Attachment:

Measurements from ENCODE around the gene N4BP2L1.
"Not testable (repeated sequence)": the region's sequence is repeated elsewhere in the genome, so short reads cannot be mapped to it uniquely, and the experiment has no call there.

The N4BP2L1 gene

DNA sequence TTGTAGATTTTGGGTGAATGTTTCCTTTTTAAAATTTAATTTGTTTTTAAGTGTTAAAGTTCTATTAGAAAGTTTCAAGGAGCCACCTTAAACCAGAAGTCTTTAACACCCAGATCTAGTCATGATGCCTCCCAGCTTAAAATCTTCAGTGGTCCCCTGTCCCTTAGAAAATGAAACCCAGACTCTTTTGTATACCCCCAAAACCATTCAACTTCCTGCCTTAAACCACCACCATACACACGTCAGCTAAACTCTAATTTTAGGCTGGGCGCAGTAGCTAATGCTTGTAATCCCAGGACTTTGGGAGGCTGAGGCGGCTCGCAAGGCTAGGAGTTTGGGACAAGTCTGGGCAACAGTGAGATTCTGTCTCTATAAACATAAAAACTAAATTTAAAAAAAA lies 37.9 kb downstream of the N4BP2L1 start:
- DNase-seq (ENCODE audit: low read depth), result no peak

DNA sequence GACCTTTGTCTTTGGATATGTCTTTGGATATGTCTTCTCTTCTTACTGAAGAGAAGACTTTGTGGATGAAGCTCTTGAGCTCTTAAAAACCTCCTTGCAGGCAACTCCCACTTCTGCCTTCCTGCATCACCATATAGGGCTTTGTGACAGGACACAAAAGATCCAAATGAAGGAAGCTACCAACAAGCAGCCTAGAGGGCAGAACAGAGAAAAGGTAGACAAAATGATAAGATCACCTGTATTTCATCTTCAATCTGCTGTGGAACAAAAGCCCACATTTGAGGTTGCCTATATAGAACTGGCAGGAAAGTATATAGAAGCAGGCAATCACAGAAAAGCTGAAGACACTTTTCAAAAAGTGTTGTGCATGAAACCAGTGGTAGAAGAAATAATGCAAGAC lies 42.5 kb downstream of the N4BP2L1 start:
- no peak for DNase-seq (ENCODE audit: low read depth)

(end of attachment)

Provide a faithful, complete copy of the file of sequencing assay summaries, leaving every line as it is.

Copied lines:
Measurements from ENCODE around the gene N4BP2L1.
"Not testable (repeated sequence)": the region's sequence is repeated elsewhere in the genome, so short reads cannot be mapped to it uniquely, and the experiment has no call there.

The N4BP2L1 gene

DNA sequence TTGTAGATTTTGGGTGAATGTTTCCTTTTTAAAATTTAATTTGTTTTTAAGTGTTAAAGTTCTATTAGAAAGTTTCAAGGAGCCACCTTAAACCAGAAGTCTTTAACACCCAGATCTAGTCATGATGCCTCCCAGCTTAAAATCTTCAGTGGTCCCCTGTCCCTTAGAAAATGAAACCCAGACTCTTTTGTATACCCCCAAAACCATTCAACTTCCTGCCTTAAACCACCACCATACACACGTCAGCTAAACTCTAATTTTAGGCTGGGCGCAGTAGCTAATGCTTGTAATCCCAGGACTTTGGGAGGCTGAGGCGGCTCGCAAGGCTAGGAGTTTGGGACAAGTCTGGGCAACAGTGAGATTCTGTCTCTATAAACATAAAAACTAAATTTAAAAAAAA lies 37.9 kb downstream of the N4BP2L1 start:
- DNase-seq (ENCODE audit: low read depth), result no peak

DNA sequence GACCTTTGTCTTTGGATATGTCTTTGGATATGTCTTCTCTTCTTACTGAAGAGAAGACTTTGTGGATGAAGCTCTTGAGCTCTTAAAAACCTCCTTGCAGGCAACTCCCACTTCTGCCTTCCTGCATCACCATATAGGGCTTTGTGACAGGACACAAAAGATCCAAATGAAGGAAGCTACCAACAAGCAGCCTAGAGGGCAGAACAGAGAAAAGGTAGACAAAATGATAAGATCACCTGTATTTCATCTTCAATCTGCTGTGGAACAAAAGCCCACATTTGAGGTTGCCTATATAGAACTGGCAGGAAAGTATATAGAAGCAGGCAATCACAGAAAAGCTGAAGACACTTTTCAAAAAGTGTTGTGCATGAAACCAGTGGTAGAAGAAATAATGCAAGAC lies 42.5 kb downstream of the N4BP2L1 start:
- no peak for DNase-seq (ENCODE audit: low read depth)